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Old 02-18-2015, 01:53 PM   #3
DSettahr
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Join Date: May 2007
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I agree with TCD. At best, even if you don't encounter much snow or ice, you'll still likely find that the trails are quite muddy. At worst, it could still be full on winter conditions, with deep snows necessitating the use of snowshoes. It would be a good idea to solicit information about the conditions about a week or so in advance of your trip so you can make a final decision.

Your best bet for snow-free conditions would probably be someplace in the southeastern Adirondacks, near Lake George. There is a nice network of trails on the east shore of Lake George in the Lake George Wild Forest. Scenery in the area includes multiple beautiful small ponds, and several small peaks with outstanding views from the summits. There are enough trails here that you'd be able to pick out an itinerary to suit your needs without too much difficulty. In particular, Black Mountain, Sleeping Beauty, and Buck Mountain are all worthwhile peaks to climb, while Bumps Pond, Fishbrook Pond, Millman Pond, Lapland Pond, and Black Mountain Ponds are nice bodies of water worth visiting. If you luck out and get a warm spring day when you go, though, it may be hard to find solitude in this area.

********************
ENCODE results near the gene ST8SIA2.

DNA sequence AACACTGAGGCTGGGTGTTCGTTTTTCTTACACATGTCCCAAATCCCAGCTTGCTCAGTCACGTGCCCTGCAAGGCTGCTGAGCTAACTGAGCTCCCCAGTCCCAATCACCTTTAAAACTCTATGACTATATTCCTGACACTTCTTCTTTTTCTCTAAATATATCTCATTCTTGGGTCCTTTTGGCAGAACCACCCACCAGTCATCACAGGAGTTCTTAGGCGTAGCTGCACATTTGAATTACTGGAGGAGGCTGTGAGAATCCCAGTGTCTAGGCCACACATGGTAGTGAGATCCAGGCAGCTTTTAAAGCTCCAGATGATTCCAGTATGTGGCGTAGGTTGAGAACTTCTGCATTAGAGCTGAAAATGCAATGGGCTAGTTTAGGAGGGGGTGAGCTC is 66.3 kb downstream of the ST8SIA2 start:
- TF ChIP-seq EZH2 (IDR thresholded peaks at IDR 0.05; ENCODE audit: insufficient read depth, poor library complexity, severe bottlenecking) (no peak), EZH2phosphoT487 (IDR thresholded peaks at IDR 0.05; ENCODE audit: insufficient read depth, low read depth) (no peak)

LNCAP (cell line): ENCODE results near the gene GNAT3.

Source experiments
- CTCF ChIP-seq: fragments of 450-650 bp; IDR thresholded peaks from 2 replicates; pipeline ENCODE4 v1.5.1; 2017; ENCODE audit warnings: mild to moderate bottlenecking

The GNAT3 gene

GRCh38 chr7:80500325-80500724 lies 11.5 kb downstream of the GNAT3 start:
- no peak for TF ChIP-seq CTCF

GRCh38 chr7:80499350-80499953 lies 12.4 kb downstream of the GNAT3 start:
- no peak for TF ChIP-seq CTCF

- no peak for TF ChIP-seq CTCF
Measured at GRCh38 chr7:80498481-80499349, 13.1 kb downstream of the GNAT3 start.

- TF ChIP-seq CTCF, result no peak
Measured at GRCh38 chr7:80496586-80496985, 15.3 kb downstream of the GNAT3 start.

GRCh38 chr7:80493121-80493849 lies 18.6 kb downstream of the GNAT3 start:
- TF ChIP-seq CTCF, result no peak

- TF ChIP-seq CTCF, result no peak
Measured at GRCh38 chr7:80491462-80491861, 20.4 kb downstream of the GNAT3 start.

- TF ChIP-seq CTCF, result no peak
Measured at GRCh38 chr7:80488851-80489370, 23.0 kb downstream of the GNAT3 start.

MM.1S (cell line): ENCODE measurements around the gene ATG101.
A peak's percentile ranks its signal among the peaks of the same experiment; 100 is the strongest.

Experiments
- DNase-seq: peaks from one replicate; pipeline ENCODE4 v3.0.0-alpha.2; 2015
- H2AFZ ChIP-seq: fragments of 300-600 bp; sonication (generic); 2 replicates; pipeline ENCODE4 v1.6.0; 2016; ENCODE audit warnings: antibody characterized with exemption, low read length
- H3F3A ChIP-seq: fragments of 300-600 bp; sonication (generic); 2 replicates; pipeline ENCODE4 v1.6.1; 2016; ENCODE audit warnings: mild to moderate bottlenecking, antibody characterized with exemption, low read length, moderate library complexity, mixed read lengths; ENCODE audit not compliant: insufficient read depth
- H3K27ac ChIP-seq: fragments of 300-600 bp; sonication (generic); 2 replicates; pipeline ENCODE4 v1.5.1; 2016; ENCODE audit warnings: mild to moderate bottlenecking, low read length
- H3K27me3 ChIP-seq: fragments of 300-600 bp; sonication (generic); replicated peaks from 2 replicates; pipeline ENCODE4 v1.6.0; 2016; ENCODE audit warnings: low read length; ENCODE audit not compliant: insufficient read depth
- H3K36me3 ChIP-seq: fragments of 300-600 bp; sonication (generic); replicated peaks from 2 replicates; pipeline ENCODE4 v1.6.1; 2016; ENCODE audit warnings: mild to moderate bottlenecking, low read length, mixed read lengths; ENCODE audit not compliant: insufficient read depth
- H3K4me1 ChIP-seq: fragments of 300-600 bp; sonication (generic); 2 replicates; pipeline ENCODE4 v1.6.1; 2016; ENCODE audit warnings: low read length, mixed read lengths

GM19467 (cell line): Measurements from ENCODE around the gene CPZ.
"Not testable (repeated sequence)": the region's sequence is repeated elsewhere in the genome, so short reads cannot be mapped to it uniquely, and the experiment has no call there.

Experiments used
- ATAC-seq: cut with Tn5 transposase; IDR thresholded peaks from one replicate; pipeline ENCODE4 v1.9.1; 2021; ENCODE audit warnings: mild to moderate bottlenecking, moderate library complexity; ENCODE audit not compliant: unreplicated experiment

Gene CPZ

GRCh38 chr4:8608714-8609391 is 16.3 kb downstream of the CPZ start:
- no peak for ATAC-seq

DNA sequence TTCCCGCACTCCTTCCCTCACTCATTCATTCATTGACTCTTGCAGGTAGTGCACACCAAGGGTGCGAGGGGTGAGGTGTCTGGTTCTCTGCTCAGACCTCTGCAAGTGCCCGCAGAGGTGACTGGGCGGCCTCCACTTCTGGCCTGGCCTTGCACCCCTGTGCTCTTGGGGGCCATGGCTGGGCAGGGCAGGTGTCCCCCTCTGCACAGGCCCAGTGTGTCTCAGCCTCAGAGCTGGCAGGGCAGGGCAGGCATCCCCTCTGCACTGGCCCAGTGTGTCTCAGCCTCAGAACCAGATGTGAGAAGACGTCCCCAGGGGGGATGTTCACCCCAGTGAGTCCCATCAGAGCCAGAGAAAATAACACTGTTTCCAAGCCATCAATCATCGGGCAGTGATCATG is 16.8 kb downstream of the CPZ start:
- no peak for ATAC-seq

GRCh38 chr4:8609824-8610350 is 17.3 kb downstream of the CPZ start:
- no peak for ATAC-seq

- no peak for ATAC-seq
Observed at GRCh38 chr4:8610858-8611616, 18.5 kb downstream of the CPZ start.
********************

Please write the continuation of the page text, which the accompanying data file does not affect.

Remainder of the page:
Make sure that everyone in your groups familiarizes themselves with the 10 Essentials, and can be prepared accordingly. You might also want to read up on layering, in case you encounter colder weather.

You'll definitely want a map, and probably a guidebook. The National Geographic Trails Illustrated Map #743 covers this area, as does the ADK Guidebook for the Eastern Region. (Both can be bought together as a package. Another guidebook option would be Discover the Eastern Adirondacks. The ADK Guidebooks tend to be succinct in their descriptions, while the Discover books go into a lot more historical and cultural detail.

In planning your itinerary, remember that most hikers will move at a 2 mph pace on average. This includes short breaks to drink water/grab a handful of trailmix, but excludes longer breaks for things like lunch, stopping at a summit to take photos, etc. Also, every 1,000 feet of elevation gain is equivalent to 1 mile hiked over flat terrain in terms of time taken. Steep descents will also slow you down somewhat.

I hope this helps!
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